Microgreen Fertilizer

<a href='https://typesofmicrogreens.com/author/admin/'>Jon Smith</a>Jon Smith
June 2, 2021

You can use fertilizer when growing microgreens but it is recommended that you use safe microgreen fertilizer to ensure that your microgreen crop is as healthy as possible for your consumption.

Do not use plant fertilizer as that is not the best solution. Continue reading to learn more about various organic products that you can use to help your microgreen crop yield.

Best Fertilizer For Microgreens

Before we dive in and learn about fertilizers for microgreens I wanted to share with you the product that I prefer and use for my own personal microgreen crops.

OceanSolution 2-0-3 - Plant Food - Liquid Organic Fertilizer for Gardens, Landscapes, Hydroponics (Organic Ocean Mineral Fertilizer Concentrate 32 Ounces)
  • OMRI listed for Organic use
  • Complete Plant Nutrition - All 90 macro, micro, trace, and ultra-trace mineral nutrients
  • More Blooms, Greener Lawns, Bigger Yeilds, and Better Tasting Plants
  • Restores Depleted Minerals In Soils and Plants
  • Non-Toxic - Safe for Children and Pets

This is by far the best concentrated microgreen fertilizer you can buy. It is a bit pricy but the product is diluted and will last a very long time.

It is also easy to use. You mix the solution into a gallon of water and feed it when bottom watering your microgreens.

How And When To Use Fertilizer On Microgreens

Microgreens are not full-grown plants. Rather, they are the first cotyledons that come out of the seed right after germination and are harvested in a period of one to two weeks. As such, some of the reasons why people may use fertilizers may not be as relevant in the case of microgreens.

That being said, and as we discuss below, there are definitely good reasons to use fertilizers in certain situations when growing microgreens. We must be careful, though, in balancing the value-added against the possible negative effects that could impact the health and taste of the microgreens. Being delicate, anomalies in taste will become more apparent – especially when eaten raw in salads or used as a garnish.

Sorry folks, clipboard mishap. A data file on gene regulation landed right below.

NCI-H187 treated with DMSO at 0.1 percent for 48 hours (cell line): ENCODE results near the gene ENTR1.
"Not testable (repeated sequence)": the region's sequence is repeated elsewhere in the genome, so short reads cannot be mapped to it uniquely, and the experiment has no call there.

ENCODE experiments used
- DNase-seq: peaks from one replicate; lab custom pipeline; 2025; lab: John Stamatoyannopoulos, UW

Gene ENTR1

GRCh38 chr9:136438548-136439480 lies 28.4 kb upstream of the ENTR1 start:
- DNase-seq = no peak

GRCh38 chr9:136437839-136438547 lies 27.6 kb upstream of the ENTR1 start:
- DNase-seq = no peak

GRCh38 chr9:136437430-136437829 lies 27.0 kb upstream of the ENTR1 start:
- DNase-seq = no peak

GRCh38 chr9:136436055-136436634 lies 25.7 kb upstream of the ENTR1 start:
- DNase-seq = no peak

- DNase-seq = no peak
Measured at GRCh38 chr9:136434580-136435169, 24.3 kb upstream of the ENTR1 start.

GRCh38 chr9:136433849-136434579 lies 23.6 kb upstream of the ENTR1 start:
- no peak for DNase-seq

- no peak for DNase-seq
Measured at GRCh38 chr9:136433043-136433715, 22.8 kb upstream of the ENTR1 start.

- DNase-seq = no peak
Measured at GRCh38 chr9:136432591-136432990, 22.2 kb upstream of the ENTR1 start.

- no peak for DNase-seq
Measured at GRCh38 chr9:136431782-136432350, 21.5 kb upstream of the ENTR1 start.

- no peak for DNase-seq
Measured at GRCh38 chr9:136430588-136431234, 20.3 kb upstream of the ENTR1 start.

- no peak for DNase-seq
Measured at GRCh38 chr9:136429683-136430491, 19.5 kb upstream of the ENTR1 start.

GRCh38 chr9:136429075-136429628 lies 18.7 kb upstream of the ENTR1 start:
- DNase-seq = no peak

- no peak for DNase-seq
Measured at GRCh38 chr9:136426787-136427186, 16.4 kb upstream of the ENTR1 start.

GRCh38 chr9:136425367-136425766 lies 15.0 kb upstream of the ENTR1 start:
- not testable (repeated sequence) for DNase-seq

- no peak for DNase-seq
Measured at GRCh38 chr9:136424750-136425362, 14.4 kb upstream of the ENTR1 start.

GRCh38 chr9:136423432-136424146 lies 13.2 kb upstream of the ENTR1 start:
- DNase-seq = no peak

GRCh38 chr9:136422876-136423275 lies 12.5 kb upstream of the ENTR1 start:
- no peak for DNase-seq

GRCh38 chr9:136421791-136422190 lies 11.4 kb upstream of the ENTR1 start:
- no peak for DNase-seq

Let’s first see why fertilizers are used to grow plants.

Why Use Fertilizer?

Fertilizers are a source of nutrition that allows the plant to grow greener, tastier and taller, given that they can provide nutrition above and beyond what soils or growing media can provide without fertilizer. For understanding this further, let’s probe a very basic Nutrition 101 question.

Basic Question: Where do Plants get Nutrition?

When we think of growing microgreens, shoots, or fully-grown plants, the first thing we often picture is the soil bed the greens come out of. While accurate in many cases, this is misleading.

Plants grow through photosynthesis, a natural process involving the following chemical reaction:

6CO2 + 6H2O → C6H12O6 + 6O2

Take a close look at the equation above. On the left-hand side (the inputs) are six molecules of carbon dioxide with six molecules of water. We know that light is needed to trigger photosynthesis, but notice anything missing?

That’s right, there’s no need for soil per se to grow plants. The function of soil is to provide a medium that has the 13 essential nutrients (the Nitrogen-Phosphorus-Potassium or N-K-P combo being the biggest need) that add to the health, taste, and other attributes of the plant. The base also provides a place where the plant roots can anchor and draw water and other nutrients from below.

The Key Ingredients Needed for Plant Growth

Bottom line – we don’t need soil to grow plants, certainly not ones that can germinate and get ready for harvesting as quickly as the average microgreen.

We do, however, need a base – which could be soil, a growing medium (like coco coir), water, and light. We can also deliver nutrients to the growing base using composts and/or fertilizers.

Compost vs. Fertilizers – Is There a Difference?

Composts and fertilizers are often used interchangeably by amateur gardeners, but they are not the same thing. Composts are decomposed organic material that adds to soil quality – the so-called “soil food web”. Fertilizers, while they may be applied to the soil at times, are specifically aimed at providing nutrition directly to the plant.

As we will see below, this distinction makes a difference when growing microgreens in particular, when the soil is not often reused and therefore does not need to be replenished and refreshed through composting or the use of gentler (organic) fertilizers.

Comparing Organic vs. Inorganic Fertilizers

For the rest of this discussion, we will not be talking about various types of composts (e.g., cow, sheep, or chicken manure, vermicompost, or what you can create out of decomposing your organic kitchen discards). Instead, we will be focused on fertilizers, specifically.

Fertilizers can be two types: (a) organic, or (b) inorganic or chemical.

  • Organic fertilizers are those made from natural (animal, plant, or mineral ore) ingredients, with very little done in terms of processing to alter the underlying characteristics, texture, or chemical balance of the ingredients. Examples include seaweed, worm castings, rock phosphate, and bone meal.
  • Chemical fertilizers are synthetically created by mixing parts of different essential minerals to produce a balanced solution with the desired N-P-K, added calcium, etc. The prime example is Miracle-Gro. Other common ones are Ammonium Nitrate, Ammonium Phosphate, and Potassium Sulfate.

The table below captures some differences produced by organic vs. inorganic fertilizers:

AttributeOrganicInorganic/Chemical Fertilizer
ProducedNaturally, with minimal change in underlying ingredients.Mixed and treated to produce desired nutrient balance synthetically.
Nutrient ValueGood, but content and release time could vary from batch to batch and is not predictable. Does contain micronutrients.Precisely proportioned for a specific use, predictable in terms of main nutrients. Often lacks micronutrients.